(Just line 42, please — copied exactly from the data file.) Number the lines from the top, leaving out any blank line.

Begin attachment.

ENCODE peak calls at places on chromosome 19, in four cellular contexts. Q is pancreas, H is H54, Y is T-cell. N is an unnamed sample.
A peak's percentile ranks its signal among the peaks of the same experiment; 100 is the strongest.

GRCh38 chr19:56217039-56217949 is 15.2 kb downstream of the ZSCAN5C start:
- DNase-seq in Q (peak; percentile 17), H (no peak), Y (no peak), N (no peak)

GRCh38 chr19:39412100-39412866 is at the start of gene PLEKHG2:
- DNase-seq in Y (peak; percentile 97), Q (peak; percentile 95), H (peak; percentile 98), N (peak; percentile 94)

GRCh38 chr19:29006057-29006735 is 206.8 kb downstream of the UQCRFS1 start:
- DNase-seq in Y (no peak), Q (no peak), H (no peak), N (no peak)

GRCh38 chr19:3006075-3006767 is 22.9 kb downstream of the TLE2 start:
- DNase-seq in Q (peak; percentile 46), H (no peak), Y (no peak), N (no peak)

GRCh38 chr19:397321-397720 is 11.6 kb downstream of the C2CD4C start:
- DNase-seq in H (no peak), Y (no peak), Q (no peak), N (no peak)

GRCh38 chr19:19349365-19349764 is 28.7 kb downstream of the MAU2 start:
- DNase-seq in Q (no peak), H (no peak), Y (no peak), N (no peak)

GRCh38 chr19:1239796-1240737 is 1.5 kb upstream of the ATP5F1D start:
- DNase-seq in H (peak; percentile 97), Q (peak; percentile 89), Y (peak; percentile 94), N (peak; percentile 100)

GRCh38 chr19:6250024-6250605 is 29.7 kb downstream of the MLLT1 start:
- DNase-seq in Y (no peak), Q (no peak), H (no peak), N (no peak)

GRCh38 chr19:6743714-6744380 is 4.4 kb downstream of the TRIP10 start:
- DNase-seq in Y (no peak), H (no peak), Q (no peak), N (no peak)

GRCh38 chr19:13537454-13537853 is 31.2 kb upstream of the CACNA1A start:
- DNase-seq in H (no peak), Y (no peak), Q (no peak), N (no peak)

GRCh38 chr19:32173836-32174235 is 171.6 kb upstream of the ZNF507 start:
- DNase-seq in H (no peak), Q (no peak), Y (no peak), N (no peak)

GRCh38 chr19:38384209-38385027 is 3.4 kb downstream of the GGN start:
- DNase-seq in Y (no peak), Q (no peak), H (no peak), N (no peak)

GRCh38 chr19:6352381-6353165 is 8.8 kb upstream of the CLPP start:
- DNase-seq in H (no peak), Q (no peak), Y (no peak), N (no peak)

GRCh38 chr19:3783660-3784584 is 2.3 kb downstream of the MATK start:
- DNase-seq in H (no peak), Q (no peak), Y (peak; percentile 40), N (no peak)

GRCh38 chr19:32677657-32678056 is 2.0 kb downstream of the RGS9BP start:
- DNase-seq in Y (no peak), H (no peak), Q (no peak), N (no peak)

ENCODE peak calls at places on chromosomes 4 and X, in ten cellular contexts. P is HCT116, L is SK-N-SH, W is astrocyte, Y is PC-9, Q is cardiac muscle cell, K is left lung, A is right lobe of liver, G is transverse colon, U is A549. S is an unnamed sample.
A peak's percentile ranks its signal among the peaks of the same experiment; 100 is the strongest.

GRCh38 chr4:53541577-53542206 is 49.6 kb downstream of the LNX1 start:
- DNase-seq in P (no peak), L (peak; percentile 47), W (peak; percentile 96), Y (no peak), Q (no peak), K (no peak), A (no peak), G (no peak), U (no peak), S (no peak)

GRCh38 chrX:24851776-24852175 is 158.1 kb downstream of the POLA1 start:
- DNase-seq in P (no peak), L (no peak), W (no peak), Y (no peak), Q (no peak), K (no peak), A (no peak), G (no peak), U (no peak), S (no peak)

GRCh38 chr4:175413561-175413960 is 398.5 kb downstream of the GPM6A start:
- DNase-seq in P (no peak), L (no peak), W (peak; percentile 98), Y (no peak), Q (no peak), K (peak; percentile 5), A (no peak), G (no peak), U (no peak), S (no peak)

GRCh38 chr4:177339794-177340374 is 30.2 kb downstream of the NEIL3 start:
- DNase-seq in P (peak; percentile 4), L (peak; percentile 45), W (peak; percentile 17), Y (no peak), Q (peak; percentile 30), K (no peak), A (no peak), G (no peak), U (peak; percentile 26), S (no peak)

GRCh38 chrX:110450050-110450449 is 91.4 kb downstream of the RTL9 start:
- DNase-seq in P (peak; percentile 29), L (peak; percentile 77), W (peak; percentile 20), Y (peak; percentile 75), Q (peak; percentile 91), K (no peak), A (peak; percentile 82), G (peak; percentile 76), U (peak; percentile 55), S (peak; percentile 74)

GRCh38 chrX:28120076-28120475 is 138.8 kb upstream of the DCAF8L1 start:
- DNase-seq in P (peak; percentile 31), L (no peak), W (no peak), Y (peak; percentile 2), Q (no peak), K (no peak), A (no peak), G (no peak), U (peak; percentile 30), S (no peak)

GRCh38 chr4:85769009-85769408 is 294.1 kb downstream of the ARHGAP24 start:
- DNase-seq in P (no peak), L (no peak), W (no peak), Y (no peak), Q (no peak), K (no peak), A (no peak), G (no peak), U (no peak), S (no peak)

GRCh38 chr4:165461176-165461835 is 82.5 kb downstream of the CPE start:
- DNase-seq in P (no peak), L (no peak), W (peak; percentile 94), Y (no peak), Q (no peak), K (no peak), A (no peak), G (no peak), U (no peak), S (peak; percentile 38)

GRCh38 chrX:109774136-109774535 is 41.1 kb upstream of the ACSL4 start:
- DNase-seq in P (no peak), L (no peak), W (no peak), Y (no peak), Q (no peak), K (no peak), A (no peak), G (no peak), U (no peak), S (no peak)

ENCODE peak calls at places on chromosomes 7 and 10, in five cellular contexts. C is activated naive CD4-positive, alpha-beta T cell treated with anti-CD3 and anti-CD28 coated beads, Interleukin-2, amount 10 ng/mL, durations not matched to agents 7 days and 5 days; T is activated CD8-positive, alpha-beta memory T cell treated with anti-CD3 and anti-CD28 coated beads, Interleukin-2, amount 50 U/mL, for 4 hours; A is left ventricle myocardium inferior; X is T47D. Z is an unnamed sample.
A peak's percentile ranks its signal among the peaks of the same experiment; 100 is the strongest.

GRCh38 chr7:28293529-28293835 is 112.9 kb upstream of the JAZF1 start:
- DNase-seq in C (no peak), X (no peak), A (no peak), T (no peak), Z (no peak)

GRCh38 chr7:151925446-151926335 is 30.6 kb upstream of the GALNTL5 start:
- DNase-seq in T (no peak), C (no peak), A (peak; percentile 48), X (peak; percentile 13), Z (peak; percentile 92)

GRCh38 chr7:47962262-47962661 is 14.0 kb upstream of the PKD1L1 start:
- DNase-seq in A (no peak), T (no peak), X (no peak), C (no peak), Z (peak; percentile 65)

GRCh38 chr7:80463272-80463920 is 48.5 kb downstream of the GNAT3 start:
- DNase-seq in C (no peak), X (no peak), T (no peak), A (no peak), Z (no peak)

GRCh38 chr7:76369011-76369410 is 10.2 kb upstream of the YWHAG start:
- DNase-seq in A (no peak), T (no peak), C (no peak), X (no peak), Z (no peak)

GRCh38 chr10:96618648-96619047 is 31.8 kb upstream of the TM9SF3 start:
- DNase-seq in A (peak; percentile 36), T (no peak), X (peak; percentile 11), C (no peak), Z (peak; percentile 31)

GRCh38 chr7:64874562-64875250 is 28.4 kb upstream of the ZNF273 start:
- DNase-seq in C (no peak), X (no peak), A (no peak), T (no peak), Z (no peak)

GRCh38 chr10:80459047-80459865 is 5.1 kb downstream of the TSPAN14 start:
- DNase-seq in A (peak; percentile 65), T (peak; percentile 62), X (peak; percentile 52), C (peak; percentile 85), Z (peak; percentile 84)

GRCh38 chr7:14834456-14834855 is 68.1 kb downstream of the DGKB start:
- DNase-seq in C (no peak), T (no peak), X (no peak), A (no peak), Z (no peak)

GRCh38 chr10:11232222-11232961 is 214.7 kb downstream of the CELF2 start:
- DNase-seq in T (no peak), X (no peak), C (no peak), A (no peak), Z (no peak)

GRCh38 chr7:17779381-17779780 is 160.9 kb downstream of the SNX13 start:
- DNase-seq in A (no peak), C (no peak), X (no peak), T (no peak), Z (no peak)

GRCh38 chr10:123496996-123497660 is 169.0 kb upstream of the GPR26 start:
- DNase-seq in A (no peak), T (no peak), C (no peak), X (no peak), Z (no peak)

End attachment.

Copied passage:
- DNase-seq in P (peak; percentile 4), L (peak; percentile 45), W (peak; percentile 17), Y (no peak), Q (peak; percentile 30), K (no peak), A (no peak), G (no peak), U (peak; percentile 26), S (no peak)